The Best Microphone for Voiceover

Next to "how do I get into the VO business," this is the most often asked question from people just getting started in  voiceover.  The answer of course is "whichever one you can afford and makes you sound good."  There are a wide variety of mics out there that can do a good job of recording your voice.  Some better than others.


First, a quick lesson on how microphones work and the science behind computer processing:

 

When you speak, you move air from your lungs across your vocal cords. This makes the air molecules vibrate up and down as they leave your mouth. These molecules then impact a small element on the microphone called a capsule. This converts the vibrational energy of the voice, into electrical energy. (There’s a lot more to it than this, but for right now, that’s the basics)

 

OK, so here's the BEST way to be sure you get a microphone that's right for you:

 

Still better than a Blue Yeti

 

 

USB or XLR? 

 

First, decide which type of microphone you want: USB or XLR

 

In an XLR microphone, the electrical energy created by the microphone’s capsule is fed through an amplifier (called a pre-amp) and then sent on to other pieces of equipment that will be plugged into line with the microphone, like mixers, processors, and bigger amps.

 

In a USB microphone, the electrical signals created by the capsule go into a microprocessor that takes small digital slices of the signal, called samples, and scans them into the computer. How how many little bits of information are contained in each sample (known as “bit depth”) and how fast the samples can be collected (called the “sample rate”) determine the microphones' quality. The larger the bit depth and the faster the sample rate, the higher quality your audio will be.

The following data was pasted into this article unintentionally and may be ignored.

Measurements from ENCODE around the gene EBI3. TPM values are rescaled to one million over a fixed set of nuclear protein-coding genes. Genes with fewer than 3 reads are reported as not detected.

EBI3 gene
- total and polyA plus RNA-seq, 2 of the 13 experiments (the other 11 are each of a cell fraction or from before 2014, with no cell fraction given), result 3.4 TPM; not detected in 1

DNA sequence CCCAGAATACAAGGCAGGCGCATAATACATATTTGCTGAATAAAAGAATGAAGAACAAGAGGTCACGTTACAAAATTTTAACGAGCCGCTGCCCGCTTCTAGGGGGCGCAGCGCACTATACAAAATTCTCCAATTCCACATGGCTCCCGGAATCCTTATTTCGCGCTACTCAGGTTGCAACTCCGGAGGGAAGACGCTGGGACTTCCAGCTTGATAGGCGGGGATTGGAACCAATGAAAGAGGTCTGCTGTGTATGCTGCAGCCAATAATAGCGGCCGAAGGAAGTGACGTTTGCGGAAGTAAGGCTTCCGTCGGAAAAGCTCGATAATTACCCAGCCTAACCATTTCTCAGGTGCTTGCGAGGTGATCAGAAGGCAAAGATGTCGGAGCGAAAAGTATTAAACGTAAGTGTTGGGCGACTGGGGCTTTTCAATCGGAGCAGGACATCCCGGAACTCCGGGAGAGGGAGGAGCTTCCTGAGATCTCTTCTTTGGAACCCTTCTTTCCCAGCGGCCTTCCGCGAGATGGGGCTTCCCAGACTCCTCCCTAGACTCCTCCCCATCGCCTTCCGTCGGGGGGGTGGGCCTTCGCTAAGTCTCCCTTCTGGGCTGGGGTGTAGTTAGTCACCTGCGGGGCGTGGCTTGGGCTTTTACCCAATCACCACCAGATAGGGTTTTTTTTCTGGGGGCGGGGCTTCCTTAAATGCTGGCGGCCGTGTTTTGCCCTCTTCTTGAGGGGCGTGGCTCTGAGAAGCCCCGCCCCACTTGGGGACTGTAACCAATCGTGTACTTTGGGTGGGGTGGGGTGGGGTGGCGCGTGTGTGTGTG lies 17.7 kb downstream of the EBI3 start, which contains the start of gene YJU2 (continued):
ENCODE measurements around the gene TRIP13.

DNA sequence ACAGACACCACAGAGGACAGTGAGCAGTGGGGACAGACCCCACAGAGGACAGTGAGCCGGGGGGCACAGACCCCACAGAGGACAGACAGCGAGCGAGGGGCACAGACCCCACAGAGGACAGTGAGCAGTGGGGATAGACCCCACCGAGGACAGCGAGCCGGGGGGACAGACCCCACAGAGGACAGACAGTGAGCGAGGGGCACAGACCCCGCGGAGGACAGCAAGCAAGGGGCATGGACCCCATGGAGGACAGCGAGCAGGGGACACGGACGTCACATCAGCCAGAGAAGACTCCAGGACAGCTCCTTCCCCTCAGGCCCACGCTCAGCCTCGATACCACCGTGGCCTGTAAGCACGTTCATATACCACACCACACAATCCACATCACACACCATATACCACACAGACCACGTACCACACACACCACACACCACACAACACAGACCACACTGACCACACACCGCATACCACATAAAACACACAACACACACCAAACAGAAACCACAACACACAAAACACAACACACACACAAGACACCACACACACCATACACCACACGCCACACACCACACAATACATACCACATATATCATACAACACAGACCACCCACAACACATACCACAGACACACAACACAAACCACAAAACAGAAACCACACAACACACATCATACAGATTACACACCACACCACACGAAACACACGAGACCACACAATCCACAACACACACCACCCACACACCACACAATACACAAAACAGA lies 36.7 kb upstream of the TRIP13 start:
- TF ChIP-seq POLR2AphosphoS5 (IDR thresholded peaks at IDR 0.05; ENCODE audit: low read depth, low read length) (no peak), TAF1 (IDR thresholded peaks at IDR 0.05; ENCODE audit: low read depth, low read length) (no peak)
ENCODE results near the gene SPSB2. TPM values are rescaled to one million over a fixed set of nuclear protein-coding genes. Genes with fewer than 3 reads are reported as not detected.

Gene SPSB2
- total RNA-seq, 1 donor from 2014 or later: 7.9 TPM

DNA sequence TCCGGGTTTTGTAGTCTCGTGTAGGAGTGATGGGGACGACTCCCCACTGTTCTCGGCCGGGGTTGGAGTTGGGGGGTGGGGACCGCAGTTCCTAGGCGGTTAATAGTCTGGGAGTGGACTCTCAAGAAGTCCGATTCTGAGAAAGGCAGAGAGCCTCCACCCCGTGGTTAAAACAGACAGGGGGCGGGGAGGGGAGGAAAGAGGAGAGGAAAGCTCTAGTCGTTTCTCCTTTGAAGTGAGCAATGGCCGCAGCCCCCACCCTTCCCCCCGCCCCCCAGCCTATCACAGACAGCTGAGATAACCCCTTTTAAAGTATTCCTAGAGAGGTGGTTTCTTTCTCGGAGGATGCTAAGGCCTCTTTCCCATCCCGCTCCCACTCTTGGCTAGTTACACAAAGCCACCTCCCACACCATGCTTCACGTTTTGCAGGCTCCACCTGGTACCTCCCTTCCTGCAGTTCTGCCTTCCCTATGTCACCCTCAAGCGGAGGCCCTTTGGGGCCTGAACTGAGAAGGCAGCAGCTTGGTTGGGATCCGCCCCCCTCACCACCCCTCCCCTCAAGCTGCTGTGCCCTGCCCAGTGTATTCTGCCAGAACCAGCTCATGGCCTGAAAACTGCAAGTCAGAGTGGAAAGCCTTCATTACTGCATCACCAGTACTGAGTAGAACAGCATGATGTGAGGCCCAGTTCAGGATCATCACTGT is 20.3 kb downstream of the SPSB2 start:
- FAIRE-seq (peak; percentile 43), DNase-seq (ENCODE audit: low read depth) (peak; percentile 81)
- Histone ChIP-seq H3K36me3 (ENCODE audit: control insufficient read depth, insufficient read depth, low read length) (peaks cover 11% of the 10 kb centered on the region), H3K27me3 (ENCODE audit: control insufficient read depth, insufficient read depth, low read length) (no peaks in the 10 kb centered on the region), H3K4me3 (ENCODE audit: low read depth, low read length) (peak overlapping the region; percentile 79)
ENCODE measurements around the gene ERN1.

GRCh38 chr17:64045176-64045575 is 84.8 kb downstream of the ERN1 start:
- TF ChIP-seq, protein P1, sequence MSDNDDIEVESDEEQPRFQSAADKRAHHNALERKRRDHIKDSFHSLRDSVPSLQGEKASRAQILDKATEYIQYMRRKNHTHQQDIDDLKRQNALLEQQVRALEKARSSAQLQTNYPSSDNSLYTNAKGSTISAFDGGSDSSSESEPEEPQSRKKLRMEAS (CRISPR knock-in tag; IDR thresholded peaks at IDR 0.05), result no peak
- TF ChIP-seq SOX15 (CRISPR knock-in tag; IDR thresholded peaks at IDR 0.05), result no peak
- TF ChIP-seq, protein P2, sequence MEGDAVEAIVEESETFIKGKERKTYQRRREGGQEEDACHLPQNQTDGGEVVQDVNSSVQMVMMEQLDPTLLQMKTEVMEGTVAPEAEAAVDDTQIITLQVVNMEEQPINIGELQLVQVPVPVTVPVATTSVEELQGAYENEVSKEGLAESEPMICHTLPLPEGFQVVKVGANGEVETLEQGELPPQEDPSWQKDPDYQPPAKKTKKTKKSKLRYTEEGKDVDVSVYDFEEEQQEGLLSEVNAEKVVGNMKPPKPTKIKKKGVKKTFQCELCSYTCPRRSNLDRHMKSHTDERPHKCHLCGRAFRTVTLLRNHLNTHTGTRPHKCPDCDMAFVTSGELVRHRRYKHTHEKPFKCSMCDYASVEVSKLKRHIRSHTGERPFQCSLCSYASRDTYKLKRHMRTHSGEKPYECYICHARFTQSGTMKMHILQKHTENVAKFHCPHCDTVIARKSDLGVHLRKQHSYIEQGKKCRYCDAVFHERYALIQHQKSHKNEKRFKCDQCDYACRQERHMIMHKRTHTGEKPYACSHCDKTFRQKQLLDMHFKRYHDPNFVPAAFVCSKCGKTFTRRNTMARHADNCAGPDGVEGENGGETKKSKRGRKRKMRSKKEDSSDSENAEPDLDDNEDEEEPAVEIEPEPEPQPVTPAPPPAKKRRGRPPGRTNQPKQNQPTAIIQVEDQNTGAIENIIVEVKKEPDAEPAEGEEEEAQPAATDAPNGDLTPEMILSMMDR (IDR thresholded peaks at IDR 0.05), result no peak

To record the range of the human voice and have it sound natural, the microphone needs to be able to digitize samples at a rate of around 44,100 times per second. This is measured using a unit called “hertz” (named after the German physicist Heinreich Rudolph Hertz - who first proved the existence of electromagnetic waves.)

 

The biggest advantage to a USB microphone - and the reason why they’re chosen by many new/ aspiring voiceover artists - is ease of use. A USB mic doesn’t require any extra equipment for it to operate, like a preamp or a power supply. Just plug it directly into your laptop or computer and the computer should recognize that it’s a microphone and work perfectly with your audio recording software.

 

The main disadvantage to USB mics is the fact that you're dependent on the mic's audio processor to convert that digital signal. As a result, the audio isn’t recorded very well, or it creates noise into the signal that can be detected. 

 

With an XLR microphone, you have a much broader selection of mics to choose from. You can also pick which preamp and analog-to-digital interface you want, giving you much more variety in choosing something that will sound its absolute best. Also most professional sound equipment uses XLR connections, so if you decide to upgrade equipment later on, you will need to also upgrade your microphone.

 

There is a lot more to the great microphone debate, but for right now, I’ve probably already explained too much.

 

When you're just starting out, you need to think about entry-level equipment, and that’s where USB mics really shine: They’re cheap. For your first microphone you just want something to get you started. USB mics are pretty good, but they won’t be good enough once you start swimming in the larger voiceover talent pools.  I know a lot of professional voice artists will tell you that you’ll outgrow the USB mic in a short amount of time (and they’re right) but for right now, you just need something cheap and decent to get started with.

 

Note: I’m not going to list all the mics you could use, as I’d need a lot more pages of detail. So for right now, my advice is to ask around. Find out which mics other voice artists like and dislike. Take notes. There are a couple of good USB mics out there, but they still can't hold a candle to the range and quality you can get with a traditional XLR mic. If you’ve got the money for additional equipment right when you start, an XLR might be a better first choice, but if you’re on a tight budget, a USB will get you started without a lot of fuss.